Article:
A grieving father won a nearly $11 million verdict Wednesday against a fundamentalist Kansas church that pickets military funerals in the belief that the war in Iraq is a punishment for the nation's tolerance of homosexuality.American citizens are free to hold noxious religious beliefs and toxic political opinions in this country... but I can't for the life of me understand why you should be free to torment grieving families who are trying to bury their dead with a modicum of dignity, and claim First Amendment protection for that.
Albert Snyder of York, Pennsylvania., sued the Westboro Baptist Church for unspecified damages after members demonstrated at the March 2006 funeral of his son, Lance Cpl. Matthew Snyder, who was killed in Iraq.
The jury first awarded $2.9 million in compensatory damages. It returned later in the afternoon with its decision to award $6 million in punitive damages for invasion of privacy and $2 million for causing emotional distress.
U.S. District Judge Richard Bennett noted the size of the award for compensating damages "far exceeds the net worth of the defendants," according to financial statements filed with the court.
When the going gets weird, the weird turn pro. - Hunter S. Thompson
31 October 2007
29 October 2007
In the name of helping Cubans, the US administration is calling for "multibillions" of taxpayer dollars in foreign aid and subsidies for internet access, education and business development for Cubans under the condition that the Cuban government demonstrates certain changes. In the same breath, they claim lifting the embargo would only help the dictatorship. This is exactly backwards. Free trade is the best thing for people in both Cuba and the US. Government subsidies would enrich those in power in Cuba at the expense of already overtaxed Americans!Congressman Ron Paul (R-TX): Struggling for relevance in Cuba: Close, still no cigars
The irony of supposed Capitalist, free-marketeers inducing Communists to freedom with government hand-outs should not be missed. We call for a free and private press in
Cubawhile our attempts to propagandize Cubans through the government run Radio/TV Marti has wasted $600 million in American taxpayer dollars. US
Project Valour-IT, in memory of SFC William V. Ziegenfuss, helps provide voice-controlled and adaptive laptop computers to wounded Soldiers, Sailors, Airmen and Marines recovering from hand wounds and other severe injuries at major military medical centers. Operating laptops by speaking into a microphone or using other adaptive technologies, our wounded heroes are able to send and receive messages from friends and loved ones, surf the 'Net, and communicate with buddies still in the field. The experience of MAJ Charles “Chuck” Ziegenfuss, a partner in the project who suffered serious hand wounds while serving inLast year, generous enrevanche readers gave well over a thousand dollars to this very worthy cause.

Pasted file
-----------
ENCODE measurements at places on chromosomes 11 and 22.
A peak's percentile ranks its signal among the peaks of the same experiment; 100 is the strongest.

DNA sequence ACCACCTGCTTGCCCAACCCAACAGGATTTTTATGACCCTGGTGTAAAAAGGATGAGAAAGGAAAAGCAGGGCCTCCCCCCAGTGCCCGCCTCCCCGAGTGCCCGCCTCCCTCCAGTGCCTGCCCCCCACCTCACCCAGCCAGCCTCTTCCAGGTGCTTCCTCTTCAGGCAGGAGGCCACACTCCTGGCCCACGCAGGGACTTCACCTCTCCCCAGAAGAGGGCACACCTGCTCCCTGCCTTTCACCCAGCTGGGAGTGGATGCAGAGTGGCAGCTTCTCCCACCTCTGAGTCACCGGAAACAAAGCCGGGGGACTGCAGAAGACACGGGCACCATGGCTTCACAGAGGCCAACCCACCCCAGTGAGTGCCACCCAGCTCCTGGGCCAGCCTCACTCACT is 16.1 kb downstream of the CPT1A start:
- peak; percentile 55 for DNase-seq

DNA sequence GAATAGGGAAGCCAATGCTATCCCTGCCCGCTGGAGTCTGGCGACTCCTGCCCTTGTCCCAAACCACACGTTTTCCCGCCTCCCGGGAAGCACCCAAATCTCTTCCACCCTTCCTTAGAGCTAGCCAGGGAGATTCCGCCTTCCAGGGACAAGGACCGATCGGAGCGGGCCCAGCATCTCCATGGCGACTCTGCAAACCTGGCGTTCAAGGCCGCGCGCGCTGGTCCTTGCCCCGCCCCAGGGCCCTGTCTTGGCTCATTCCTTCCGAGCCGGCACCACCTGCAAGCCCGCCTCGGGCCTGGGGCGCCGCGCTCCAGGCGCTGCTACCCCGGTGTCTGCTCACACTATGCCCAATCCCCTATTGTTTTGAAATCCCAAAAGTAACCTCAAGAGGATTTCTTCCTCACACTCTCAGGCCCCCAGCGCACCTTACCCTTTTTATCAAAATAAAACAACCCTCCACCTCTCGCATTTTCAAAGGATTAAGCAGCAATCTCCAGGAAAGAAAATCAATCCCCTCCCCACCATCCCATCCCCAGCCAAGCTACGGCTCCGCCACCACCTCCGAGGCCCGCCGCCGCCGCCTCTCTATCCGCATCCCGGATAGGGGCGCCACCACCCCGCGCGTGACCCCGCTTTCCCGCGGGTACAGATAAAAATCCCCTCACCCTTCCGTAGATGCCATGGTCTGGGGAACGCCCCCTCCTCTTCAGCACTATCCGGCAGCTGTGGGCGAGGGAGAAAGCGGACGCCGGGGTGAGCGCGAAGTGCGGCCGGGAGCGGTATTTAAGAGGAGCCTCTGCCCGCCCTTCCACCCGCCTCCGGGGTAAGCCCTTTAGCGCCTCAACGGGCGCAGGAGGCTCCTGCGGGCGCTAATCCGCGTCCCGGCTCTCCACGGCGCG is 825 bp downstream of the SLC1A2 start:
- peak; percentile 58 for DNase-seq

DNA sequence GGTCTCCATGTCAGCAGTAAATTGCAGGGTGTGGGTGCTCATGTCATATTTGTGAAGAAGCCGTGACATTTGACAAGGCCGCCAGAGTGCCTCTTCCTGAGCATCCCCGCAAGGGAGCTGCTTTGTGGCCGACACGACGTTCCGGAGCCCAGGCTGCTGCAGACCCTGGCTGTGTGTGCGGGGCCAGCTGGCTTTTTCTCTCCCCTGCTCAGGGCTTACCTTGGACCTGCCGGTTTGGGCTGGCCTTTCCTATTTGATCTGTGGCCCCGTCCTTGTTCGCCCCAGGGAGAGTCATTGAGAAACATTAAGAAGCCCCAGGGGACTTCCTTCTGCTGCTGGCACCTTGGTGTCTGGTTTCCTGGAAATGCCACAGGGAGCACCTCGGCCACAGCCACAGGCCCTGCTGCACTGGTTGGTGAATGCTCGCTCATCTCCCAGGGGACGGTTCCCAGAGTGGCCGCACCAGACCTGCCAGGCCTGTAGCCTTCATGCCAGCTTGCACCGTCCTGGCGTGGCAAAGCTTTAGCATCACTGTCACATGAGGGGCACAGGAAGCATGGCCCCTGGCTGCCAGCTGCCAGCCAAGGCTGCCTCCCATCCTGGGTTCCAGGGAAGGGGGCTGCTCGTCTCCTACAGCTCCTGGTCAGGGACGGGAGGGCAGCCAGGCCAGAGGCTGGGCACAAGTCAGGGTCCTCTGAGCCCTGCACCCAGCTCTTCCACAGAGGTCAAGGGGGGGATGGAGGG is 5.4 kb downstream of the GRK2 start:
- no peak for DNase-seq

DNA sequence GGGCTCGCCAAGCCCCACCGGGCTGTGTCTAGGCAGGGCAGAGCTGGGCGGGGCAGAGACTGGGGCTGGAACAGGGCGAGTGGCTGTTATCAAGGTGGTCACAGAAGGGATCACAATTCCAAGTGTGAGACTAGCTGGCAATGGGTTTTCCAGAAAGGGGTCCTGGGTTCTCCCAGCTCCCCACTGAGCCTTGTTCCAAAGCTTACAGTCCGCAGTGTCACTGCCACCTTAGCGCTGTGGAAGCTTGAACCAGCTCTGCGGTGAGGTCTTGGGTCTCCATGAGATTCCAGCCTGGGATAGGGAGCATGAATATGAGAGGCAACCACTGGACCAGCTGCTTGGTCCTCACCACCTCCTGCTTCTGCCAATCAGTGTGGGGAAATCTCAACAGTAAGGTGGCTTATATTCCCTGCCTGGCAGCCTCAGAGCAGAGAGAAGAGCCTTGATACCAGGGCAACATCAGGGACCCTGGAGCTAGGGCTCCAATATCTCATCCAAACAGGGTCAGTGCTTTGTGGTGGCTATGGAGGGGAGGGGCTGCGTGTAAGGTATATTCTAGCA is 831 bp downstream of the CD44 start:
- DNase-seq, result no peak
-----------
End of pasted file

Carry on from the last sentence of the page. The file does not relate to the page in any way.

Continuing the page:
, illustrates how important these laptops can be to a wounded service member's recovery. Iraq
We're blogging again in support of Team Navy.
For those of you who donated so generously last year, we thank you again for your support, and hope that we can count on you this year as well.
For those of you who weren't reading enrevanche last year, or who weren't in a position to donate, please consider Project Valour-IT in your charitable giving this year.
The fall fundraiser runs through November 11, and if you'd like to keep track of how we're doing, the widget in the upper right hand corner of the blog is keeping score.
27 October 2007
A parent [at a school-sponsored drug education program] asked why anyone would take meth, given all the downside risk and side effects. One of the policemen answered that meth releases 50 times more serotonin in the brain than an orgasm. Then they showed a before and after picture that looked a lot like this one...Why You Can't Take Me Anywhere (Scott Adams, The Dilbert Blog)
So I’m sitting there, doing the calculations in my head: Okay, that’s 4.5 years of meth use, once a day, 365 days in a year, 50 times more serotonin than an orgasm…that’s the equivalent of 80,000 orgasms.
On the downside, your teeth rot out, your skin itches until you scratch it off, you vomit, have withdrawals, possibly burn down the neighborhood, and roll around in your own filth while your life becomes a living Hell. And there is the jail thing.
Still, 80,000 orgasms…
I wanted to raise my hand while the “before and after” pictures were up and ask, “Isn’t that what anyone would look like after 80,000 orgasms?”Or maybe, "So, on balance, you’re saying it’s totally worth it? Or am I doing the math wrong?"
I apply what I call The Angry Ape Test to the candidates. Imagine each mimicking an angry ape, and ask how pretty or appealing the resulting picture is. Most swing voters perceive America as being at war and so they demand toughness. They demand An Angry Ape, if not at every moment in time, at least in principle. Most Americans don't find an angry Hillary to be a pleasant Hillary, whereas an angry, raging [Giuliani] fits his basic image...Is Hillary Electable? (Marginal Revolution)